Mutual UFO Network is a real organization, but I'm talking about The Mutual UFO Network, a marvelous book of short stories by Lee Martin. In the title story, the narrator's father sells a sort of "fake news" to people who believe in UFOs. "In my own home, my parents operated a mail-order business called The Mutual UFO Network. My father transferred computer-generated images to videotape and created illusions of spaceships streaking across the night sky." He then sold his wares to people "who wanted proof that what they'd suspected all along was indeed true: there were visitors from other planets, and they were indeed watching us." I wonder what the real organization thinks about the book! Also, I see from the Wikipedia article that the founder of MUFON lived in Illinois, and so did Lee Martin for a time. Coincidence?
This is a beautiful book. The characters in it are deep and complicated, flawed and lovable anyway. They suffer, they hurt, they love, they misbehave, and then, amazingly, so many of them are so decent, so compassionate, so capable of change. These are stories about people who yearn for reparation, transformation, some way to do the right thing after, sometimes, doing the wrong thing. I read this at exactly the right time, as I am watching people obstinately doing the wrong thing when they could do the right thing. This book gives me hope. Yes, it's fiction, but it's realistic, not escapist or genre fiction, where things may turn out all right but not necessarily in a believable way, more in a formulaic way. Nothing formulaic here, just wonderfully organic meanderings (not manipulative twists) and (motivated) turns. I follow Lee Martin's blog, and you can, too. It's listed on the right of my blog here. He teaches at Ohio State University, and his blog gives generous and practical writing advice.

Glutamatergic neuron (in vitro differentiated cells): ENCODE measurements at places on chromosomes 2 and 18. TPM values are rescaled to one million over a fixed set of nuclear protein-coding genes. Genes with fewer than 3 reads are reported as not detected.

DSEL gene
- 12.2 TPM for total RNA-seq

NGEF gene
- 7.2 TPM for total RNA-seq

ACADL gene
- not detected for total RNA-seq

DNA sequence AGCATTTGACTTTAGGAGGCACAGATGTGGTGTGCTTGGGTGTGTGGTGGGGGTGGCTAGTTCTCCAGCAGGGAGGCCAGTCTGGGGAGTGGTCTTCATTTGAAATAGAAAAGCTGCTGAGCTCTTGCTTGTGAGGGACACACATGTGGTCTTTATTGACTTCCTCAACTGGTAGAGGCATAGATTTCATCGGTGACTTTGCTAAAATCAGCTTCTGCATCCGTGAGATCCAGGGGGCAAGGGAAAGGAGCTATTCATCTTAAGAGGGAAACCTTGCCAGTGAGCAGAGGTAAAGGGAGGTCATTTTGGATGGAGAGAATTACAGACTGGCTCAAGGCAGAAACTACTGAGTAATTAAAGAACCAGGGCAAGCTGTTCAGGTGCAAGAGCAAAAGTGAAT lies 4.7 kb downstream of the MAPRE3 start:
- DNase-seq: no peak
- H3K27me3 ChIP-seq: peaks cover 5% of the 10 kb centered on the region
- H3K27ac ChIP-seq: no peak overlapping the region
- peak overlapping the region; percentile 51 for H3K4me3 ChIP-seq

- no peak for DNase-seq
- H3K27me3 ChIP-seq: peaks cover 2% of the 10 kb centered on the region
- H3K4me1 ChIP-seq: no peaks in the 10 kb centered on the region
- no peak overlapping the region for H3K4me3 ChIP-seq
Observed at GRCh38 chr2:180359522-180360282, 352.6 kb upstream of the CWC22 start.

Janet B. Woititz, who sees adult children of alcoholics as stuck between "Always tell the truth" and "I don't want to know." As Sontag author Benjamin Moser summarizes, "She called the conflict between demanding the truth and not wanting to know it 'the greatest paradox.'" AKA denial.
What I see in Lee Martin and in many of his characters is deep acceptance. In the characters, it may come after a period of denial. Denial, or meth, or alcohol, or sex may blunt the suffering for a while, take the edge off, but the suffering is there underneath, raw and waiting. Martin as a writer has acceptance and character, and he allows his main characters to experience acceptance, which leads them to action. His characters acquire nobility. By being human.